Editor's Note
Reviews Roundup: Novels in Verse

Novels in verse are not only for lovers of poetry, but for anyone who enjoys seeing language pared down and employed in creative, unconventional ways. The succinct storytelling is compelling for audiences of all sorts, including reluctant readers who may find the abundance of white space inviting, as Sylvia Vardell points out in "Novels in Verse: New, Diverse and Accessible." Then there are the people who want to carve out space in their schedules for more reading, but lack the time or patience to devote to a complex, multi-volume series. For these folks, the brevity and concision of verse novels may inspire them to return to reading. Novels in verse follow a traditional storyline structure like any prose novel, but tend to incorporate a certain musicality and other poetic elements not typically found in prose. They draw from what is best in poetry and what is best in prose novels to create a new and exciting combination all of its own. In honor of National Poetry Month, we are highlighting some of SLC's best reviewed and compelling examples of novels in verse. Educators might use any of these titles as a fresh, unintimidating method for broaching the study of poetry with their students. One thing is certain, whether you are totally new to the genre or a staunch aficionado, there is something here for everyone to enjoy!

Juleah Del Rosario
500 Words or Less
2018. Simon Pulse (Simon & Schuster). Grade 9-12

The coming-of-age novel, written in verse, flows freely, leading readers along and inviting them to contemplate their own self-discovery and identity. The novel provides discussion points on the psychology of senioritis which could be explored and discussed in the context of preparing teens for the future. Certainly, this is a novel containing deep themes that many readers will relate to. Get ready to not put this title down!
—Reviewed by Peg Billing
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Laurie Halse Anderson
2019. Viking Children's Books (Penguin Young Readers Group). Grade 9-12

Truly, the book is greater than the sum of its parts; whereas specific verse or chapters can stand alone, the collective masterpiece is clear considering today's pressing universal social issues. Multiple copies should be on order and necessary conversations will follow because her words are both a sounding board and call to action. In an evenly-paced unfolding of events, she brings readers full circle beginning with the reason for her decision to write Speak (Farrar, Straus and Giroux 1999) twenty years ago to why it seems like it could have been written last week.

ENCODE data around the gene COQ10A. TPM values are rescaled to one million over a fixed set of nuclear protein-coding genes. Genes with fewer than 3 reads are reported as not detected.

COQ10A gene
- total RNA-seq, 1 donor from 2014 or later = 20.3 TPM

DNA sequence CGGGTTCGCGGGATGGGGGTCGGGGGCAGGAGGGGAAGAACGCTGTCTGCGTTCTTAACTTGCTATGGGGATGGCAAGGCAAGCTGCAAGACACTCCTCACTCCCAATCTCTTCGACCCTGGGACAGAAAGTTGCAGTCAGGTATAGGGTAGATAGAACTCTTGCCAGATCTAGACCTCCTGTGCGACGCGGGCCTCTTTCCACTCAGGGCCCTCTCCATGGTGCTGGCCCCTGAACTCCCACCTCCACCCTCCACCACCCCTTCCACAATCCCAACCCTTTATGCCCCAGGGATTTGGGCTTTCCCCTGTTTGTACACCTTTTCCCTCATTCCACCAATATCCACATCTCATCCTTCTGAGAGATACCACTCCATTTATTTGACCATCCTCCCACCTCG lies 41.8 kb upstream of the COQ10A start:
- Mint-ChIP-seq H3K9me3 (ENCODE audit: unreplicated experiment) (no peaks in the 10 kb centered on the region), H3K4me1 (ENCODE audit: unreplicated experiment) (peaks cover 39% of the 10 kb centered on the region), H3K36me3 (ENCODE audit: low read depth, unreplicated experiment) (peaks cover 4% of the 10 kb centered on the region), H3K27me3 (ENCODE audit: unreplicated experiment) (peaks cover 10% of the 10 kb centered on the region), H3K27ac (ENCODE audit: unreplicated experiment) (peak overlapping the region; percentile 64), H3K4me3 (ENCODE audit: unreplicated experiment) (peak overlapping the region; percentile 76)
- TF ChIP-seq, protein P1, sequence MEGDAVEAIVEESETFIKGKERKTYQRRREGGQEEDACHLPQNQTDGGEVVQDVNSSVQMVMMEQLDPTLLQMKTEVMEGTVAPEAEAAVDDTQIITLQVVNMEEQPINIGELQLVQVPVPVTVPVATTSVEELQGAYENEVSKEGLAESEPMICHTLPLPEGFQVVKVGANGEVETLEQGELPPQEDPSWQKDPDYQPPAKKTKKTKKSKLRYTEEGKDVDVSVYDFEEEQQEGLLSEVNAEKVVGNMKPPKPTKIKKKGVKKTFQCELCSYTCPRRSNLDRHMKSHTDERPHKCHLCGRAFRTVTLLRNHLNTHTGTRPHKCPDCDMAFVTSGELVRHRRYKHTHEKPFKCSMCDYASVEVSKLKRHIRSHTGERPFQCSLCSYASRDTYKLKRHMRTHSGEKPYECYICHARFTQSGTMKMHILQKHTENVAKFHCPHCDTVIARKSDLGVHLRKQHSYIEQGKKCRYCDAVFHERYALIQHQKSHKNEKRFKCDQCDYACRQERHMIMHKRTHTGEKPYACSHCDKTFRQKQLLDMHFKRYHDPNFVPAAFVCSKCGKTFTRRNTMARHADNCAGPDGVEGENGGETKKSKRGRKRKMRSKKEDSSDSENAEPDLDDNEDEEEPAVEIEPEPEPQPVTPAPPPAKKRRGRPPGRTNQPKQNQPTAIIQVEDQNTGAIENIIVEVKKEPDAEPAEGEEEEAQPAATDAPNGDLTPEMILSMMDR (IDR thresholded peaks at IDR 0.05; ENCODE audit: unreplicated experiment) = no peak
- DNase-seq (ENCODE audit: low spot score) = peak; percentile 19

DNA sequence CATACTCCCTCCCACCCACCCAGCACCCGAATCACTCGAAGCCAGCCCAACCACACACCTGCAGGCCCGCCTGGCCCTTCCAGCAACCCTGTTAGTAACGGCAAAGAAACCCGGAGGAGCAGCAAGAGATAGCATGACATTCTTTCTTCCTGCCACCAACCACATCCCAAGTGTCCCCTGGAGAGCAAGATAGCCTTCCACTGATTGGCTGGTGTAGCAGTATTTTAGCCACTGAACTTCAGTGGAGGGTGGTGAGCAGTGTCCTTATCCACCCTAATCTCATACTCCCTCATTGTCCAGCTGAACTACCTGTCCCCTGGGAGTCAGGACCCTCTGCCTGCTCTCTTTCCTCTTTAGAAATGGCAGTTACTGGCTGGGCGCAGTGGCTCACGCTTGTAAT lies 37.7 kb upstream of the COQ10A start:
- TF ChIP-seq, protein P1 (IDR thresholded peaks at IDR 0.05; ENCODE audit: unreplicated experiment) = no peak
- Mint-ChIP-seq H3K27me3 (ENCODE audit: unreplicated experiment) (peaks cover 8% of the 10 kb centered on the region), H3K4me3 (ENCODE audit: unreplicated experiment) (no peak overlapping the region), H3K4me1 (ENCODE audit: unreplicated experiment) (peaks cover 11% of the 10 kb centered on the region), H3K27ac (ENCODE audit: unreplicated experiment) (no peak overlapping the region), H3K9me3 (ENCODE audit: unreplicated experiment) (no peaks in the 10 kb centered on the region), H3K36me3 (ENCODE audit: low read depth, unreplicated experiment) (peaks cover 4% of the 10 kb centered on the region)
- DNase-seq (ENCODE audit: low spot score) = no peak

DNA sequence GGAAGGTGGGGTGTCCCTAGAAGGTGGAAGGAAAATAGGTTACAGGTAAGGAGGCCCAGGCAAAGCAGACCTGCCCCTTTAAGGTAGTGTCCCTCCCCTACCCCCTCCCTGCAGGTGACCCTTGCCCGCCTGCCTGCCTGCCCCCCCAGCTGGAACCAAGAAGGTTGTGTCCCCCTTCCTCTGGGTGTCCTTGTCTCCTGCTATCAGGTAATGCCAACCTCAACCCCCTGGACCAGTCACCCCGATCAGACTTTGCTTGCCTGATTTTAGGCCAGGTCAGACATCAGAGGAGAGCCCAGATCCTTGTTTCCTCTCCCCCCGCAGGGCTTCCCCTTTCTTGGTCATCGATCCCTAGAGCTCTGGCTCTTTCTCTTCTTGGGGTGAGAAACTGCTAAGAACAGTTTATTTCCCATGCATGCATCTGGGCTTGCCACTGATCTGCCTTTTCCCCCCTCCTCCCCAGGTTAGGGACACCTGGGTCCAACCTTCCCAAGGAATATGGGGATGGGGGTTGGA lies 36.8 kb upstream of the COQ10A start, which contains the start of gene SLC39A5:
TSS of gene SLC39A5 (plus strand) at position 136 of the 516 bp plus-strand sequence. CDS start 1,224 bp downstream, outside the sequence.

—Reviewed by Alicia Abdul
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Reviews Roundup4
Aida Salazar
The Moon Within
2019. Scholastic, Inc. Grade 6-8

The moon is a central focus in the narrative and the 29-day cycle aligns with Celi as she grows into an acceptance of her femininity and a respect for the strengths of her indigenous roots and musical traditions. The luminous cover art and moon calendar by Joe Cepeda are brilliant introductions to the book's themes of dance, movement, music, the moon, color, flowers, and joy. The poems flow with stunning imagery and Spanish cadences. The characters leap to life and eloquently evoke the passion and pain of a girl's coming-of-age.
—Reviewed by Lonna Pierce
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Reviews Roundup3
David Elliott
2017. Houghton Mifflin Harcourt. Grade 9-12

This book is a tongue-in-cheek, almost disturbing adaptation of the Greek tale, Theseus and the Minotaur. Written in verse, the story shifts back and forth between the voices of different gods and goddesses. The writing is fresh and fun, but also often bitingly sarcastic and a bit raw. The author does stick fairly closely to the original tale, and readers will be quickly drawn into the problems of the characters and the dark, often violent, attempts to resolve their troubles. The story is told in a contemporary voice with language kids use today, making this a great book to use in high school mythology units.
—Reviewed by Melinda Miller
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Alex Casavant, SLC Reviews Team

MLA Citation Casavant, Alex. "Reviews Roundup: Novels in Verse." School Library Connection, April 2019, schoollibraryconnection.com/Home/Display/2197633.

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Entry ID: 2197633

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